When should we consider a proposed library "good enough"?

#1

An observation, inspired by but not limited to the better-files discussion: we should be careful about “making the best the enemy of the good” thinking. Specifically, we’ve got a couple of proposed integrations that are being argued against because they (possibly) aren’t the ideal we would like. That’s a valid line of argument, but IMO is a lot more valid when it’s paired with, “and here’s a better alternative”. (Or even a concrete plan for somebody to build a better alternative.)

I can definitely sympathize with the desire not to put the imprimatur of “standard” on something when we can see the conceptual flaws. That said, the Platform is not going to be perfect, and we have to be somewhat pragmatic about what the definition of “good enough” is. If something could be significantly better, but that “better” doesn’t yet exist and the bird in hand is a considerable improvement over the existing APIs, is that “good enough”?

I’d strongly recommend we think about this explicitly. What should be the rough guidelines for “good enough”? If we have a proposal for adding a library, and we can see the outlines of the library we would prefer, but nobody’s volunteered to write it yet, what should we do? This is really a strategic decision, and a moderately important one. Is it better for the Platform to include the library (which we anticipate is likely to eventually be superceded by something more appropriate, but makes life better in the meantime), or leave it out (leaving the community pain point, and maybe inspiring somebody to actually write and contribute something better)?

I should note that I’m raising this as a discussion topic precisely because I don’t even know my own feelings here – I can argue both sides of this one. But it seems that we’ll have more productive discussions going forward if we have can come to at least a rough consensus on our philosophy here…

#2

Thanks for bringing up this interesting discussion @jducoeur.

I cannot express how much I agree with this statement.

I think we should consider all the libraries that exist in the present and meet the most important criteria of a concrete problem domain. As I mentioned before, we need to turn our hopes/requirements into actions that help us improve what we have right now. There’s always room for improvement. My rule of thumb is to convert any suggestion into an actionable item that I (or others) can work on. This is what moves us forward.

Modules are not meant to be the same for years. They are meant to evolve over time, as the users’ requirements and use cases change. If a module is accepted into the Scala Platform, it means that for 10 Committee members that solution is the best among the current ones. But our job is not done yet, it’s just started! If we’re at home and think that a library could be improved, and we have some time, why don’t we do so? If we don’t have time, why don’t we open an issue and propose an improvement or draft a plan?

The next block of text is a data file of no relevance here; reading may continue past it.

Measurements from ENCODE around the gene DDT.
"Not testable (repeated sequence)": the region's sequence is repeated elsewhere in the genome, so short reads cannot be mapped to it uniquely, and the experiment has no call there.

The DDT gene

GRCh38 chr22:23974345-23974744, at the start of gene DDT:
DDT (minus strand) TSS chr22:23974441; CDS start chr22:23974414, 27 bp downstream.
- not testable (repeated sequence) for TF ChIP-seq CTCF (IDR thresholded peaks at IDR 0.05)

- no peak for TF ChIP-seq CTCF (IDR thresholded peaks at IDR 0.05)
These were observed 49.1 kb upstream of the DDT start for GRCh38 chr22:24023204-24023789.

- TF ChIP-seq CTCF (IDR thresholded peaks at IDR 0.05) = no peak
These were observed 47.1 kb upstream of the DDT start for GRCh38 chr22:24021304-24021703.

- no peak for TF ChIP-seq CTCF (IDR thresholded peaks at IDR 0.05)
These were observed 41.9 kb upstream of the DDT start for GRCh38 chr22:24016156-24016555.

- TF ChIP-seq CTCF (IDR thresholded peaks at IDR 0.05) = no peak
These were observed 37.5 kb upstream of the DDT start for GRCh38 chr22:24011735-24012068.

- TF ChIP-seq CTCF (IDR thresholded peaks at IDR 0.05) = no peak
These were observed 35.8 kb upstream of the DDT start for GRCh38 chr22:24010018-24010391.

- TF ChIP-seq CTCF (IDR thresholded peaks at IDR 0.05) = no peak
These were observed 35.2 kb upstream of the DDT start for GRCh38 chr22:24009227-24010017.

With this, I mean that the future of the modules is in the maintainers/contributors hands. Disagreements are settled with PRs and discussions. If there is a problem with a module or a feature is highly requested, someone can get it done. It’s not as in the case of the standard library, where things will not be fixed because of strict compatibility guarantees, unoptimized contributing experience and slow release periods. The case that you mention “likely to eventually be superceded” will not apply, we don’t need to supersede a library, we just need to evolve it.

To me, a proposed SP modules is eligible when it fits the official Scala Platform module definition:

A Platform module is a library of the Scala Platform. Platform modules should stress stability and usability alike, and enjoy widespread use in the Scala community. Modules should be of a nature that aids the goal of the Scala Platform and should have compatible licenses with the rest of the Platform modules.

As you see, stability, usability and widespread use are major features of SP modules. How do we measure them, though? The idea is to get data that backs up statements like “this library is stable”, “this library is widely used”. The better-files proposal is a good example of a proposal because it gives us objective data to assess the current status of the library. This methodology is not full-proof, but hopefully help us to be more productive and focused at the discussions.

#3

This bit I disagree with – I don’t think that consistently matches reality. The thing is, we’re trying to solve problems here – the specific libraries aren’t really the end-goal, providing robust solutions to common problems is. And in some cases, evolving an existing library just doesn’t work – providing a better solution requires starting again from scratch.

This isn’t unusual: for instance, in the better-files discussion, folks have talked about how the ideal library might have a significantly different viewpoint, being monadic from the get-go and like that. We might be able to evolve the existing library in that direction, but I certainly wouldn’t count on it. (Among other things, evolving is often much, much harder than rewriting from scratch.)

So we should take this into account in our decision-making process. If somebody does eventually come up with another library that solves the same problem domain in what we think is a better way, what do we do? Do we add the second library into the Platform, risking bulk and confusion over time? Do we deprecate and remove the older library? Do we ignore the new library, on the grounds that we’ve got too many people invested in the old one?

I actually think this is a tricky long-term problem, and one that we should think about fairly carefully. Maintenance is always the hard bit…

#4

This statement is debatable. If this eventually happens and another library with better features than the one in the Platform is stable and production-ready, then we can study to supersede it. But this is not our priority. In fact, we already prevent this from happening because we require a stable and widely used library to be added to the library in the first place.